Nissan Discusses The Future Of Electric Motoring – Video

DEC 23 2015 BY MARK KANE 28

Nissan LEAF at COP21

Nissan LEAF at COP21

Nissan discusses the future of electric car at COP21 in Paris.

There is not much breakthrough news,  and we personally think Nissan shouldn’t be calling the new 30 kWh LEAF a third generation model at this point.

Sure, there’s 5 years of experience and 200,000 LEAFs sold, but third generation of LEAF doesn’t speak to us (2nd was the 2013 version with integrated drivetrain with on-board charger moved to the front and apparently some tweaked battery chemistry). Yes, these are refreshes/updates, but not true new next generations; of which the true next generation is expected to appear in mid 2017 with ~200 miles of range (via a 60 kWh battery).

The other things that Nissan includes in its future are related to electric cars – are energy storage systems (second life EV battery use) with Eaton, vehicle to grid promotion with Enel, and autonomous driving developments and wireless charging.

“At the Paris climate talks, leading electric vehicle manufacturer Nissan, launches a series of initiatives  taking electric vehicles and mobility one step further. Announcements include a look at the fuel station of the future, new electric battery recycling initiatives and vehicle to grid charging. All this as Nissan itself celebrates five years since the launch of its best selling electric vehicle, the LEAF.”

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28 Comments on "Nissan Discusses The Future Of Electric Motoring – Video"

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So, every time Nissan tweaks the Leaf it becomes a new generation?

What utter nonsense. By that standard Tesla Model S is in the sixth or seventh generation. How many tweaks and updates have they already done?

When will they realize that the Leaf would not have sold as well had there been any real alternative. The Leaf was the only EV available to buyers (in that price range) for the longest time. And people who wanted an EV had no choice but to buy a Leaf.

Does it make sense to talk down the one large car manufacturer (or rather alliance, Nissan-Renault) that was probably done most for mass-market EVs since 2010?

Sure, they made mistakes and lost/had to write down billions by probably over-/mal-investing in EVs too early but they could remain the market leader with a redesigned Leaf 2 and similar models from Renault.

Concur! Give credit where it is due; as Musk says “The more the merrier!”

Leading in EV Technology??((((Wonder if they ever Heard of “TESLA”)))) 3rd Generation ???…Too Much “BS” in this video ..& they say it with a sincere straight face ….

But Tesla is expensive. Nissan has sold more EVs than anybody else, by far. That’s leadership. The car is also very reliable. By all accounts it is a great car to own if the range fits your driving patterns. That’s also leadership.
Is it the perfect EV? Of course not. But neither is the Model S, which is the perfect >luxury< EV. Each side has one half of the formula. Musk has the more exiting side, but Ghosn has bigger numbers.
We get to watch what they do as they converge. And they will, which is great!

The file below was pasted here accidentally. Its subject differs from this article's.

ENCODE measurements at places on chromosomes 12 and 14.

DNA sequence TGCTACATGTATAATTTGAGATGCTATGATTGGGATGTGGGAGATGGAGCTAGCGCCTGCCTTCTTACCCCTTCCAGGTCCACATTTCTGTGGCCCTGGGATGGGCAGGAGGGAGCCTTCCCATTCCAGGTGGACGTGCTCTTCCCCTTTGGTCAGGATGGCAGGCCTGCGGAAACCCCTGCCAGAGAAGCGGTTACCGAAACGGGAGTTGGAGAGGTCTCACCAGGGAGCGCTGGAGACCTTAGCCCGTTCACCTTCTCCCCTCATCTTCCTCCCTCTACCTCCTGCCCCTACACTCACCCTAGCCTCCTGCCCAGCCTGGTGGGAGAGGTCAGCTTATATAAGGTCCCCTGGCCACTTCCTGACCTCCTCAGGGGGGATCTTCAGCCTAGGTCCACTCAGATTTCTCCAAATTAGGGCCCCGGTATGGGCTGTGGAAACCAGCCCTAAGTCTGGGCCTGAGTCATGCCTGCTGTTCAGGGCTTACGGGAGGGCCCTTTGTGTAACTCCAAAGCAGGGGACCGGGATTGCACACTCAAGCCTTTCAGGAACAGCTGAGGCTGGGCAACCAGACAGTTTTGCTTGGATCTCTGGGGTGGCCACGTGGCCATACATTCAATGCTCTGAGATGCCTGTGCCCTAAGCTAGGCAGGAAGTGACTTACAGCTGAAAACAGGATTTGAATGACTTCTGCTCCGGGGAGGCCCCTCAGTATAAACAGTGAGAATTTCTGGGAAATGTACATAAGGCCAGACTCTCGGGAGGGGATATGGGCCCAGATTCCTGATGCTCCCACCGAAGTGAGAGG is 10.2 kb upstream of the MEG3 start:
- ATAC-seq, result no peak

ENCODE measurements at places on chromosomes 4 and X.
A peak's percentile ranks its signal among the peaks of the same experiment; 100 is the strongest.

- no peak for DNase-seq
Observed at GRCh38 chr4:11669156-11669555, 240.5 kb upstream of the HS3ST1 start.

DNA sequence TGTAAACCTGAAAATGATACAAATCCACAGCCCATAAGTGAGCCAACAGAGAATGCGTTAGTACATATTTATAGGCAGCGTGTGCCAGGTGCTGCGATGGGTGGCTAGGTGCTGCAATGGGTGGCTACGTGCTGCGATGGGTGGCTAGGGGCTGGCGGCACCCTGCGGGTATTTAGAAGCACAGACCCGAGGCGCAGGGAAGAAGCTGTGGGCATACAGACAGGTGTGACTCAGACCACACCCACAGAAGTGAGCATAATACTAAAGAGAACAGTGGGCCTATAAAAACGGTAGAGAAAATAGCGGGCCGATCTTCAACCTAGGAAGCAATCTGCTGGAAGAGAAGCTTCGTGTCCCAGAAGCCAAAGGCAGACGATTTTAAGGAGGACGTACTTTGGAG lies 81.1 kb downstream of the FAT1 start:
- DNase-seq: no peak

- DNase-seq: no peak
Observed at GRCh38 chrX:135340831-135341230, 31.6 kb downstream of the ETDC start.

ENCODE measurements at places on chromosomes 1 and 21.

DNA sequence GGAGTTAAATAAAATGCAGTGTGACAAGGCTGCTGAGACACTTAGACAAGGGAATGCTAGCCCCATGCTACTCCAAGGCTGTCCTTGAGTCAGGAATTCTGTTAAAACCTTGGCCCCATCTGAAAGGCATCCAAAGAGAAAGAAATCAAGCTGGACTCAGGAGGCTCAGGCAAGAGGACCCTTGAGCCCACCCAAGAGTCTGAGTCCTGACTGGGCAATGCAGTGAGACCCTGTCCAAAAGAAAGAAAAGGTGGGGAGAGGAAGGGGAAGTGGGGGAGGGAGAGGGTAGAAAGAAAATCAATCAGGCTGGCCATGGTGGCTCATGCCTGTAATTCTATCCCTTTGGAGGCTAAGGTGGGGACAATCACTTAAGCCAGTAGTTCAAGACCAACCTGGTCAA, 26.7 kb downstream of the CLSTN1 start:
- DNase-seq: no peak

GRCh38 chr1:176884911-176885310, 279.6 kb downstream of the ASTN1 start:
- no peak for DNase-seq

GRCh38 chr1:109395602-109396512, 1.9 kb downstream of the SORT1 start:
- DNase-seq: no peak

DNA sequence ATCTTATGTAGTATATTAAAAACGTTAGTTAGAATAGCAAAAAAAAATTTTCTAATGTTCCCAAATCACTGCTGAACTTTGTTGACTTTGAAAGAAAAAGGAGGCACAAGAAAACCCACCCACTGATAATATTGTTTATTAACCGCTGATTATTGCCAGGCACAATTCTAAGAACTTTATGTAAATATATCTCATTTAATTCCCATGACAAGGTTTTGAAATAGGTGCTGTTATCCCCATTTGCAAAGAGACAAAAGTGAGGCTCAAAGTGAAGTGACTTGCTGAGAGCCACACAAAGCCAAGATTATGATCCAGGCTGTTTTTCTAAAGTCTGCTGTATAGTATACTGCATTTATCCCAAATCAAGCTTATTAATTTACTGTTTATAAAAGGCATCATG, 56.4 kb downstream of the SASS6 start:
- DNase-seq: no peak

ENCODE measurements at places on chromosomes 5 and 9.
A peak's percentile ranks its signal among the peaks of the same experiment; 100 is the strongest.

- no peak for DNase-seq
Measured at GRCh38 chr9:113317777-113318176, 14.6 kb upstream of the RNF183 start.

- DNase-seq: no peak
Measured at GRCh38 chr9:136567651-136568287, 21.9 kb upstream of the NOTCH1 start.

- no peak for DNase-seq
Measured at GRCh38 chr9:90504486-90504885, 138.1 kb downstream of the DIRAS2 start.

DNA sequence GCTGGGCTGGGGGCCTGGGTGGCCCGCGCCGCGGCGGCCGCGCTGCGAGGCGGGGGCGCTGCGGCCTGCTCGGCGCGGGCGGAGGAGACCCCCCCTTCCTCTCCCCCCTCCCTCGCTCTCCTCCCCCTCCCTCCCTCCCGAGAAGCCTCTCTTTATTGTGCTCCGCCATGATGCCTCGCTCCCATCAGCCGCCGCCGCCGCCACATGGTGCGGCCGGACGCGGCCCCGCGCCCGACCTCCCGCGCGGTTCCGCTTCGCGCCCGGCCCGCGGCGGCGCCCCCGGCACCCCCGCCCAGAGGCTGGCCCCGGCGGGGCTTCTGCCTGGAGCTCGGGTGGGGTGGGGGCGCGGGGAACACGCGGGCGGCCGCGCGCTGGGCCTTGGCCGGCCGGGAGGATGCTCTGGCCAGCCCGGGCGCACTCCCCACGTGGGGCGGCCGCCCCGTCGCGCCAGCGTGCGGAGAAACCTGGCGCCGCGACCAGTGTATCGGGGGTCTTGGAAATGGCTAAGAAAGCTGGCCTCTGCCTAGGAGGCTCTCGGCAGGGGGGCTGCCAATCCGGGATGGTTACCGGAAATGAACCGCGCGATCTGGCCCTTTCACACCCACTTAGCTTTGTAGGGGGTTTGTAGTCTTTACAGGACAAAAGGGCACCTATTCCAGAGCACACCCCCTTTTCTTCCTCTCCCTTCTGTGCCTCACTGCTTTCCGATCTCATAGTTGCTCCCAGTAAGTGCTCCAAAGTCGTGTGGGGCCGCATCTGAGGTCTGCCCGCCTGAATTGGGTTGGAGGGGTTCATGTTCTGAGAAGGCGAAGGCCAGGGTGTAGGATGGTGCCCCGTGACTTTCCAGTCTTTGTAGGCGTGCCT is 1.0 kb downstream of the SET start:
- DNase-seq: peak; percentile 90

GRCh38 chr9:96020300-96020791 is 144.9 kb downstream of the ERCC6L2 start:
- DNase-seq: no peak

I think 2nd generation would be acceptable for sure, maybe even 3rd. The only thing that hasn’t changed in the car is the body. The battery has gone through several generations now and the powertrain is now on its second generation.

N0!! it’s 1st Generation…Period …..End of subject! R We All Stupid??? I DON’T THINK SO!


Well I think David’s point makes sense.

OK. Third iteration then. It certainly is that.
But iteration is not a marketing word, so they used generation. It’s marketing, what can you do?

Chillax friend

The problem is, is that the Leaf is utterly useless in the real world. I couldn’t even rely on one to got to work and back on a single charge (just over 50 miles).

I took my bike to a repair shop the other day which was over 60 miles away. Would have taken a very long time just to drop off a bike.

My daughter lives over 250 miles away or a single non stop journey. Not even a Tesla could do that.

BEVs are a long way from being practical even in a small country like Britain.

The Leaf is “utterly useless in the real world”? Really? Did you run that by the 200,000 people who are driving them? It sounds like it is a poor fit for your world, but it works great in mine. So either I’m delusional and don’t realize that the car that I use for more than half of my miles is “utterly useless”, or I’m simply not living in the “real world”.

If you regularly drive > 80 miles per day, you should’ve got Tesla. Saying BEV isn’t practical is nonsense. For those who drive more than 500 miles per day (250 miles each way, 8 hours of driving per day at highway speeds), even Tesla isn’t practical. But they aren’t typical people.

Fact is Leaf is plenty practical for most people since they drive under 50 milles per day (25 miles each way, 30 minutes of driving). If there’s at least one DCFC along the way, you would’ve easily driven 150 miles.

It’s not the EV, but the infrastructure. With one DCFC session, even 150 miles per day is practical. With destination charging + 2 DCFC, even 300 miles per day is practical. With DCFC all over, infinite miles would be possible, though slower (43 MPH average vs ~63 MPH average).


Actually a fully charged Tesla could do that, albeit very close, 257 mi. For you an ev is not practical, but to extrapolate from that that they are useless is not reasonable.

257 Miles is the rated range of the Tesla Model X, and the Model S 85D was over 265 miles, plus that car can upgrade to the new 90 kWh battery, giving over 270 miles range, and since England does not see a lot of Sub Zero (C) weather, it could do the 250 mile run in one go!